ST. PAUL, Minn. (KMSP) - St. Jude Medical, based in St. Paul, Minn. is fighting back against a critical report that sent its stock tumbling in August. The medical-device company is suing the organizations, and some of the people, behind the report.
Report raises cybersecurity concerns
In August, Muddy Waters, a hedge-fund firm, issued a report claiming some of St. Jude’s implanted heart devices were vulnerable to cyberattacks. The report noted two critical vulnerabilities: “crash” attacks involving “remotely disabled cardiac devices,” and a “battery drain attack” that can cause batteries to run down.
On Aug. 25, Carson Block, founder of Muddy Waters, was interviewed on Bloomberg TV, and said his firm was short-selling St. Jude stock, and cited the report as showing the “keys are out there and they’re very low hanging fruit for attackers to exploit.” Block said he expected recalls lasting as long as two years.
While Muddy Waters was the organization that published the report, the study was conducted by MedSec, a cybersecurity research firm.
St. Jude stock fell about five percent as news spread; a Star Tribune headline read “St. Jude stock tumbles as report questions company’s cybersecurity.”
Researchers question initial report
University of Michigan researchers reported their own experiments led to “strikingly different conclusions,” but did not conclude the report was false, only that the study was “inconclusive.”
Mark Lanterman, a Twin Cities cybersecurity expert who is nationally recognized for his expertise, also tried to duplicate the results of the report. He could not duplicate the results.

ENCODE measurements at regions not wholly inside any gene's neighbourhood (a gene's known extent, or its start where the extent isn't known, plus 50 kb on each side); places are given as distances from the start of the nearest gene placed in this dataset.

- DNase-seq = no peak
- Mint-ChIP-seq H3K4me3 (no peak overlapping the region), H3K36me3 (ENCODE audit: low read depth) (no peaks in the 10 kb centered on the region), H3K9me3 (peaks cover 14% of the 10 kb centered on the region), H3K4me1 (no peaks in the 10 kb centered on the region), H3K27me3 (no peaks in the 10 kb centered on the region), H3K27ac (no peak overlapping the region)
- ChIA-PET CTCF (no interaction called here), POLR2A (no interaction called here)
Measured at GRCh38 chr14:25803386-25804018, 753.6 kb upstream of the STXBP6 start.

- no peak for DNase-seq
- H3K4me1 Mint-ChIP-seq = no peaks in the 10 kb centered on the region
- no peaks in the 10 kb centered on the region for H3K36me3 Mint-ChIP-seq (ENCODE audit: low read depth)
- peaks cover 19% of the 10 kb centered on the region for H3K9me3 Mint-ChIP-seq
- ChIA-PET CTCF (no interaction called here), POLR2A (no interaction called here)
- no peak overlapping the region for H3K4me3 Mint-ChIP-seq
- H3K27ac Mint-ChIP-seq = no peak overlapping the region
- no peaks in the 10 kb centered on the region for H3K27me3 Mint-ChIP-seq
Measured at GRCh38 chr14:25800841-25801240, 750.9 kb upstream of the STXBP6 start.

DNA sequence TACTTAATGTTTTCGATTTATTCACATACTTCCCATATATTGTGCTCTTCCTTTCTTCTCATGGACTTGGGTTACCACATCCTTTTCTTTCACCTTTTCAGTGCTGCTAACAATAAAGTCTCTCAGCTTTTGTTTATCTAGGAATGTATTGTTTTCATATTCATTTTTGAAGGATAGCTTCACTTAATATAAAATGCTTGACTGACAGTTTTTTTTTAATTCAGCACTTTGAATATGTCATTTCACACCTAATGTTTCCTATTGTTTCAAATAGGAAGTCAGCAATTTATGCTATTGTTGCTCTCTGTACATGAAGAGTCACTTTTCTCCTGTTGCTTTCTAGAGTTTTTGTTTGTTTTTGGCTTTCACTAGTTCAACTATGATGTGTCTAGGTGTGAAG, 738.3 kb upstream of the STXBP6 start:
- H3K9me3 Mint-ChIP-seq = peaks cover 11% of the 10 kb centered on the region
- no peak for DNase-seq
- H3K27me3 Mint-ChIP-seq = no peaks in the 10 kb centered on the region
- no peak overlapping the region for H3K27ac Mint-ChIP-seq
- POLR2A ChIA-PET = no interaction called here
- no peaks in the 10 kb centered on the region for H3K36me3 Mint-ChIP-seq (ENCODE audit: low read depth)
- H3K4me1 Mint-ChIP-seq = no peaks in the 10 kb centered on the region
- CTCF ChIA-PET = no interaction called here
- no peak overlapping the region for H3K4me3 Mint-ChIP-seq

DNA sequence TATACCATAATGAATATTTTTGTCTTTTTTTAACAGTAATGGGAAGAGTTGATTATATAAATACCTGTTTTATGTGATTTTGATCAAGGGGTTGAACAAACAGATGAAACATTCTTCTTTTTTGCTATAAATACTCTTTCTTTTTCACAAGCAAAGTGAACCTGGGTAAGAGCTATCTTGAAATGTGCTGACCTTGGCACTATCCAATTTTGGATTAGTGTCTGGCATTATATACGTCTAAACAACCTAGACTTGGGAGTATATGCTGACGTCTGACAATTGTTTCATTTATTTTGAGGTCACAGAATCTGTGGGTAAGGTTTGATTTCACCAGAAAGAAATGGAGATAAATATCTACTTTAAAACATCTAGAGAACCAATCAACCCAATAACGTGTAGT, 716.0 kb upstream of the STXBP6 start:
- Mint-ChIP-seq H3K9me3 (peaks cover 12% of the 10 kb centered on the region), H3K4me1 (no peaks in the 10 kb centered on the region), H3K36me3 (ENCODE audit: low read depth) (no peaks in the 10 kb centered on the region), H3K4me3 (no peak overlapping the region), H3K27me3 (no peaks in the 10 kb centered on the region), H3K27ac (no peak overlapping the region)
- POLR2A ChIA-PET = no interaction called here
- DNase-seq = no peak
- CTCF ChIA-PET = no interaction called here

“I don’t believe MedSec’s report,” Lanterman, who works at Computer Forensic Services, told Fox 9. “I think there are money factors at play here. I think essentially this security researcher has found a new way to make money by issuing a very damaging, very critical security report, and then shorting stock.”
St. Jude fires back
On Sept. 6, St. Jude sued Muddy Waters, MedSec, and some of the key people involved in conducting or spreading the report. The suit, filed in federal court, describes the report as an “insidious scheme to try to frighten and confuse patients and doctors by publicly disseminating false and unsubstantiated information in order to gain a financial windfall and thereby cause investors to panic and drive the St. Jude stock price down.”
In a statement to Fox 9, Michael Rosseau, the CEO of St. Jude, states in part: “We felt this lawsuit was the best course of action to make sure those looking to profit by trying to frighten patients and caregivers, and by circumventing appropriate and established channels for raising cybersecurity concerns, do not use this avenue to do so again.”
Muddy Waters stands by report
Muddy Waters continues to stand by its initial report. A few days after releasing it, the firm described St. Jude’s initial responses to the report as 20 percent substance and 80 percent fluff, and wrote the company’s agenda was to “erode the credibility” of the report, while failing to “insert inarguable facts to the contrary.”
In a statement to Fox 9, Carson Block, founder of Muddy Waters, wrote in part: “it’s not that surprising to see a company that puts profits before patients try to silence its critics through a lawsuit. The device vulnerabilities are real, serious, and we are confident we will prevail in court. In fact, we have recently begun to receive information from whistleblowers that provide further detail on alarming lapses at St. Jude.”
MedSec did not respond to Fox 9’s request for comment.